2A - The Michigan Daily - Thursday, October 9, 2003
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LOS ANGELES (AP) - Seething
over taxes and red ink, voters
dumped the unpopular Gov. Gray
Davis and replaced him with politi-
cal novice Arnold Schwarzenegger,
the Hollywood action star who now
faces the colossal challenge he
asked for: jump-starting California's
Davis, the Democrat who presided
over California's economy as it
careened from boom to bust, was
recalled Tuesday less than a year into
his second term. According to partial
returns, more than 55 percent of voters
called for his ouster.
Schwarzenegger, a moderate Repub-
lican with tons of charisma but virtual-
ly no political experience, was easily
elected among candidates to replace
Davis just two months after shocking
even his closest aides when he declared
his candidacy on "The Tonight Show
With Jay Leno."
The action hero may find that the
hardest part is yet to come. He will
need to quickly assemble an adminis-
tration and work with a Democrat-con-
trolled Legislature to close a projected
$8 billion shortfall for next fiscal year.
Schwarzenegger scheduled an after-
noon press conference yesterday to dis-
cuss the transition.
JERUSALEM (AP) - Israel dis-
patched troop reinforcements and
weighed a call-up of reserves yester-
day, citing new warnings about planned
attacks by Palestinian militants.
The military also extended a two-
week lockdown on Palestinians' travel
within the West Bank and Gaza in
what it said was a bid to prevent fur-
Defense Minister Shaul Mofaz
ordered the troop reinforcements sent
to the West Bank and Gaza Strip and
canceled training courses for soldiers.
Israeli military sources said orders
for mobilizing reserve soldiers were
being drawn up because of an increase
of terror threats. The closure is to
remain in effect at least until Oct. 22nd,
and the government will then decide
whether to call up reserves, media
What do Howard Dean,
hopeful, and embattled
California Governor Gray
Davis have in common?
WWW .X-.-/ d-
to find out!I
IFOOD FOR THOUGHT
The Vietnam Protestors
NEWS IN BRIEF
Listening devices found in mayor's office
Federal law enforcement officials yesterday confirmed that listening devices
found in the offices of Mayor John Street were planted by the FBI - a discovery
that touched off a political furor just weeks before Election Day.
Three federal law enforcement officials, speaking on condition of anonymity,
acknowledged that the FBI was responsible for the bug, but refused to comment
on whether the Democratic mayor is a target of an investigation or to provide any
details about the nature of the probe.
Pennsylvania Gov. Ed Rendell, a Democrat, and Sen. Arlen Specter, a Republi-
can, were among several politicians who called on the FBI yesterday to tell the
public what it knows about the eavesdropping equipment, found Tuesday.
"I think given this extraordinary situation with four weeks to go in the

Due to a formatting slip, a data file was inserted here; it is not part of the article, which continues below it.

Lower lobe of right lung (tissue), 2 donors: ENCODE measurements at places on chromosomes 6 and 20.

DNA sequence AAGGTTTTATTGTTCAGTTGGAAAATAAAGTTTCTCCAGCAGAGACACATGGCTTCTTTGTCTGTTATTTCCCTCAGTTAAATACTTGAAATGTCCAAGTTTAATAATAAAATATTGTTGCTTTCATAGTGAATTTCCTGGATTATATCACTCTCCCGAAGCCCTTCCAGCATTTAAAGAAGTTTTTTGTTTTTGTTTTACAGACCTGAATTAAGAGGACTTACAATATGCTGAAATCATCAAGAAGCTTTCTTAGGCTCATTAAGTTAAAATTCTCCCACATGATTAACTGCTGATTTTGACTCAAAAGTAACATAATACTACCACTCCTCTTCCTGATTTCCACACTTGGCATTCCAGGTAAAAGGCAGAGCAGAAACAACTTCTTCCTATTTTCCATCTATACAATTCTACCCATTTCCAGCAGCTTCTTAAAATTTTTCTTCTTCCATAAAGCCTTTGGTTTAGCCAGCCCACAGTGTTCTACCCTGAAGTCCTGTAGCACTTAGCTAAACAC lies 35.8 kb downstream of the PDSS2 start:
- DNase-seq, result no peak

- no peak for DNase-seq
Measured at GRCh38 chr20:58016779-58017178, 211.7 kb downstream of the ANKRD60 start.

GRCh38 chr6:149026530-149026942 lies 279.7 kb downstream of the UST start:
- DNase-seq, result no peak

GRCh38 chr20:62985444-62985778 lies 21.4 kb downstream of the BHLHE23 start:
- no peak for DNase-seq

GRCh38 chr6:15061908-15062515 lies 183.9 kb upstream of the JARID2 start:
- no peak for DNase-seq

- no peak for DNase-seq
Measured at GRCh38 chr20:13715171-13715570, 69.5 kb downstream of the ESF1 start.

campaign, it is incumbent upon the FBI to say why they planted the device,"
The bug was found during a routine sweep of Street's office by police.
Street is locked in a bitter rematch against Republican businessman Sam
Katz, and the campaign has been marked by charges of threats and race-
baiting. Election Day is Nov. 4.
Supreme Court reviews work place rights
The Supreme Court yesterday wrestled with the workplace rights of recovering
drug addicts and alcoholics in a case with implications for thousands of employers
and more than 5 million workers with substance abuse problems.
The justices are considering whether an Arizona missile plant worker who lost
his job after testing positive for drugs deserved to be rehired after getting sober.
In one of the most closely watched business cases of the term that began this
week, the case of Joel Hernandez requires the court to clarify protections for
workers under the landmark Americans With Disabilities Act.
The law specifically protects people who are clean after being treated for their
addiction, but allows companies to discipline those who use substances on the job.
At issue is Hughes Missile Systems' treatment of the 25-year employee,
who was tested for drugs when he came to work one day in 1991 and reeked
of alcohol. Hernandez quit when the test showed he had used cocaine. More
than two years later, after completing drug and alcohol treatment, he was
rebuffed when he tried to get rehired. The company had an unwritten policy
against rehiring workers who broke rules.
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NASA tests method
to repair heat shield
Repairing the space shuttle heat
shield in orbit may be simpler than
NASA once thought, requiring one of
the most basic of home repair items -
a foam paint brush.
NASA Administrator Sean O'Keefe
said that engineers studying ways for
spacewalking astronauts to fix a hole in
the panels that protect the space shuttle
from re-entry heat have found that an
ordinary foam paintbrush could be used
to spread a special compound while the
craft is in orbit.